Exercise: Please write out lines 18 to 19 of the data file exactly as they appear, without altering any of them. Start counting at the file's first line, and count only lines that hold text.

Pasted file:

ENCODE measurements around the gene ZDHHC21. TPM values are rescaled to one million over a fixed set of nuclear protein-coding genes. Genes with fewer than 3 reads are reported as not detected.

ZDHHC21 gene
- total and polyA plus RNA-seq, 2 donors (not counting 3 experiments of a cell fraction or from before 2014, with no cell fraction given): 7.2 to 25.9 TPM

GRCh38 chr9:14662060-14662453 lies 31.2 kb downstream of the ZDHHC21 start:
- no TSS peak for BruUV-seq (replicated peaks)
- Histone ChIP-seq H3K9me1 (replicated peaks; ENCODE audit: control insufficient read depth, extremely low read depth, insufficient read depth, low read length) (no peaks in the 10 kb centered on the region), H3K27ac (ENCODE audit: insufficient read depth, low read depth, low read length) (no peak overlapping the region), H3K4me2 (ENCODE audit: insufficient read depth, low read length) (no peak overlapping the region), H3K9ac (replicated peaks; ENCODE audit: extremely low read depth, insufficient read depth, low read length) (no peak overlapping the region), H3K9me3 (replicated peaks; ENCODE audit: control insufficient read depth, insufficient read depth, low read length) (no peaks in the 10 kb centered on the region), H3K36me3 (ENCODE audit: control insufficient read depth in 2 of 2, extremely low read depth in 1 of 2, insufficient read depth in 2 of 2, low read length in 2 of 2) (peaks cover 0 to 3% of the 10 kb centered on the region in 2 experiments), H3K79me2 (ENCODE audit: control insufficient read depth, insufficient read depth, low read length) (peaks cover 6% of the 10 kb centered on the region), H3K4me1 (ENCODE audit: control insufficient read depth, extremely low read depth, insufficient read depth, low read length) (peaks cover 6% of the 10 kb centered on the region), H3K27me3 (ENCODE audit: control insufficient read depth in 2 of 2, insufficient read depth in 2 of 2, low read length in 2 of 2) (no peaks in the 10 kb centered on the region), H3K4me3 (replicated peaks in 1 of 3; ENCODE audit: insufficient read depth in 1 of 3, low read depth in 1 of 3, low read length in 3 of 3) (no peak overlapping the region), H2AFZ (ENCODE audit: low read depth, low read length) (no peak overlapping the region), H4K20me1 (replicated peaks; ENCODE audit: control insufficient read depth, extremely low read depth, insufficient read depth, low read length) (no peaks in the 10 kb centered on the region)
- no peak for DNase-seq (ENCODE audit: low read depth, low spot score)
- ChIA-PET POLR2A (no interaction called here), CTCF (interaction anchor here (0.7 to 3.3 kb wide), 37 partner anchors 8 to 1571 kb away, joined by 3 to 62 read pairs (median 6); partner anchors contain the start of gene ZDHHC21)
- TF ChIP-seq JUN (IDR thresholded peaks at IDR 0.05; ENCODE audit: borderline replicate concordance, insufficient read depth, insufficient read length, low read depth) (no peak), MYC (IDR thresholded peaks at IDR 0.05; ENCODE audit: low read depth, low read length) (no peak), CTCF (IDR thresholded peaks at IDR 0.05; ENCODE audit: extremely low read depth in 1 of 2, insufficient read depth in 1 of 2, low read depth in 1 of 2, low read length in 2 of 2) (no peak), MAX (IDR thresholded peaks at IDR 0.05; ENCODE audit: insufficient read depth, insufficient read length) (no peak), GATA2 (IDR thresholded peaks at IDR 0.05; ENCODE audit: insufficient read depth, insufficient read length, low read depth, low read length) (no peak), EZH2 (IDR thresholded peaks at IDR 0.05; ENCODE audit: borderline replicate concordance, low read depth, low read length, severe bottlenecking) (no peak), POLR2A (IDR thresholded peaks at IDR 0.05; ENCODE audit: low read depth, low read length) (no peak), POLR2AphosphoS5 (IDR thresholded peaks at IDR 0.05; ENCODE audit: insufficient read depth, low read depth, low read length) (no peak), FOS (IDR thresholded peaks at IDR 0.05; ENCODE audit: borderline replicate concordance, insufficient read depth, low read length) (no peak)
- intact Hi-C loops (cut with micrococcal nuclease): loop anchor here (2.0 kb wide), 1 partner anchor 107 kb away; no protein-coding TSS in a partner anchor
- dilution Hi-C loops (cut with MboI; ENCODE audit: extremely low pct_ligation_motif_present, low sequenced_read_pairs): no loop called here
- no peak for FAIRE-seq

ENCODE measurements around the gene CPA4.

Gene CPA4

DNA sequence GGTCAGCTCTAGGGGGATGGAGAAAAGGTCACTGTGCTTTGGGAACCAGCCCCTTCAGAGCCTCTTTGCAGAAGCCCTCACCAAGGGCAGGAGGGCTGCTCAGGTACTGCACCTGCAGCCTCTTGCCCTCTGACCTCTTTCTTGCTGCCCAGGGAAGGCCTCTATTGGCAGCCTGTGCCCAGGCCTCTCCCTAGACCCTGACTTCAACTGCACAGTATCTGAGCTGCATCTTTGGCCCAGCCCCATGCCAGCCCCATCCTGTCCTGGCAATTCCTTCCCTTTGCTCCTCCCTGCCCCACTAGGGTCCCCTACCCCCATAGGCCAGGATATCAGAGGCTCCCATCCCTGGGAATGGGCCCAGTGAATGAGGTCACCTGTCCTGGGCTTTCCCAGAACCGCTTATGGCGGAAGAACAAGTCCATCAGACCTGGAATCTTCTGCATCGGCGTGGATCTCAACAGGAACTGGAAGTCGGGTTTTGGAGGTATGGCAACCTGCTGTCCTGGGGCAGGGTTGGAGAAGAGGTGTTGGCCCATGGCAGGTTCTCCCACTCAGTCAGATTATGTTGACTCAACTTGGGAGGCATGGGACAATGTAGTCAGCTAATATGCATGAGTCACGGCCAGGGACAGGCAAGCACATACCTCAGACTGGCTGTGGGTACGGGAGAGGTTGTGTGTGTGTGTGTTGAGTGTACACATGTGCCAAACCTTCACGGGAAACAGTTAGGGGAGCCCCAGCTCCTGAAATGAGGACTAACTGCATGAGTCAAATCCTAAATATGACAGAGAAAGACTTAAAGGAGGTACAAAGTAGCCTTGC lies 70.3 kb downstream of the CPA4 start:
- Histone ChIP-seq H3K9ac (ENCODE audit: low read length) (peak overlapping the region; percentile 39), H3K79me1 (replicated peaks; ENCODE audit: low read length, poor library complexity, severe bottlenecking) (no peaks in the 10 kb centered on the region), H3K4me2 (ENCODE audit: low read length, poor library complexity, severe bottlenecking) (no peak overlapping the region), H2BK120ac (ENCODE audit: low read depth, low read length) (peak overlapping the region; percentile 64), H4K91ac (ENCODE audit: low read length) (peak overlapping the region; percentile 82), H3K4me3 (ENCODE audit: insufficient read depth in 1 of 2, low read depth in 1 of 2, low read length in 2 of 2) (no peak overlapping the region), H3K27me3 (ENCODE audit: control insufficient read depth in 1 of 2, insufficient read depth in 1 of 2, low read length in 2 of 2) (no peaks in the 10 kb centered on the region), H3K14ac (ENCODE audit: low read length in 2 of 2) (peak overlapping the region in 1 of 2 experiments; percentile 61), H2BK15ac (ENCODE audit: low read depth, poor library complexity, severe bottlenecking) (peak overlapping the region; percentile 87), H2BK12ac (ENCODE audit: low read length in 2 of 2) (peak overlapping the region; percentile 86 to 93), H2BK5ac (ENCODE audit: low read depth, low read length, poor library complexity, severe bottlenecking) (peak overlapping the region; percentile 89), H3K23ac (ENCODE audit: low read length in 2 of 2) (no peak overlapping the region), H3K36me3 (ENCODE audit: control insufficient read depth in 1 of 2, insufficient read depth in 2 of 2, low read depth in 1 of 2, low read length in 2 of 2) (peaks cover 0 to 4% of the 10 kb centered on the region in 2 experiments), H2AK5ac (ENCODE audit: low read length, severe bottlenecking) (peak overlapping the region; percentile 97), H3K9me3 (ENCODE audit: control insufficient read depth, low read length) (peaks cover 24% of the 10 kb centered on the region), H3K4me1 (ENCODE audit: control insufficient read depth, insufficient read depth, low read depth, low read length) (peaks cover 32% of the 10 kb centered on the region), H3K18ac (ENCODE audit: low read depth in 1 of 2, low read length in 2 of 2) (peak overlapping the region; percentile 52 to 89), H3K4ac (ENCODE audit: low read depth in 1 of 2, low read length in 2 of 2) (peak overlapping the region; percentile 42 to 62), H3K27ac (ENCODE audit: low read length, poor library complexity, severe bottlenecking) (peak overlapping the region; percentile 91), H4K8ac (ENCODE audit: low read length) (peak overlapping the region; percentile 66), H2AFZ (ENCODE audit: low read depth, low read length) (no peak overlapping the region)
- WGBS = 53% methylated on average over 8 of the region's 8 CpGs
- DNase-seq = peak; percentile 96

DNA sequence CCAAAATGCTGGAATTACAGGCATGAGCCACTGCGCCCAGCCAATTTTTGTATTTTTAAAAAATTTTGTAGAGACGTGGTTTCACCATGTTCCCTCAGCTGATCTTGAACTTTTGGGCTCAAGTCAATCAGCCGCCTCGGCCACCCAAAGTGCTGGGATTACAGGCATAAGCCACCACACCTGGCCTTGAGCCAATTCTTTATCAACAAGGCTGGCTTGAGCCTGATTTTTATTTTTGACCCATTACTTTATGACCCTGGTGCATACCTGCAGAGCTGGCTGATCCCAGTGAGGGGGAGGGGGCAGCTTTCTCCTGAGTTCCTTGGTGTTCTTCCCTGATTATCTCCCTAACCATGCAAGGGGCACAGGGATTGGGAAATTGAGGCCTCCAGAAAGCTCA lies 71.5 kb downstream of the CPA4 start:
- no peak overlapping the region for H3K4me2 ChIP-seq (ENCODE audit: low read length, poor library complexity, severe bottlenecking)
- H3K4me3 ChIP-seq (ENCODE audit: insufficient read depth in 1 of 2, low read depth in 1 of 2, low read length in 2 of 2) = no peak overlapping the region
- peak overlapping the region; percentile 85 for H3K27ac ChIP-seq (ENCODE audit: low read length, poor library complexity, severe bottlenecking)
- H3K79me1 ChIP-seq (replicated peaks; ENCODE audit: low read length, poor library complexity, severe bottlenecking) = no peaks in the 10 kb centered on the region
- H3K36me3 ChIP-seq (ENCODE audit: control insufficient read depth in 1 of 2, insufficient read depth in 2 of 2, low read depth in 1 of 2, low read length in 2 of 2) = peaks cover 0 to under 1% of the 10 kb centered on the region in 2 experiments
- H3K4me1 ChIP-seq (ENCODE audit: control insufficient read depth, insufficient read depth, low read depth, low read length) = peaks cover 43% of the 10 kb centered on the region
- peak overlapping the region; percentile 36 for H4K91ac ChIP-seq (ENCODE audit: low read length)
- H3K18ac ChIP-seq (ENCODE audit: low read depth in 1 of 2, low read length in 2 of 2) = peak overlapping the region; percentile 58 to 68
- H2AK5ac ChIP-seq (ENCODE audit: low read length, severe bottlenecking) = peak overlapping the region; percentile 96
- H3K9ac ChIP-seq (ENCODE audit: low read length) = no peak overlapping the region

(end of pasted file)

- DNase-seq = peak; percentile 96

DNA sequence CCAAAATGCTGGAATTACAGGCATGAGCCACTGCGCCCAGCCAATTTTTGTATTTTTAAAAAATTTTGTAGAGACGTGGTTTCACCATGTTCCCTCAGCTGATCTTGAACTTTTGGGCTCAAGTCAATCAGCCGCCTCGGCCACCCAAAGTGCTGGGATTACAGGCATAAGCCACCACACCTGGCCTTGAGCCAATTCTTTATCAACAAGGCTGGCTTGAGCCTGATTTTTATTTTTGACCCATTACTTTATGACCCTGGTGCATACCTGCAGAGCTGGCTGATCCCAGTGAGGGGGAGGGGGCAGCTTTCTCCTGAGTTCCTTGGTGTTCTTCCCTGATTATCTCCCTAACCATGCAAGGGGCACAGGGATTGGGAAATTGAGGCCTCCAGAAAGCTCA lies 71.5 kb downstream of the CPA4 start: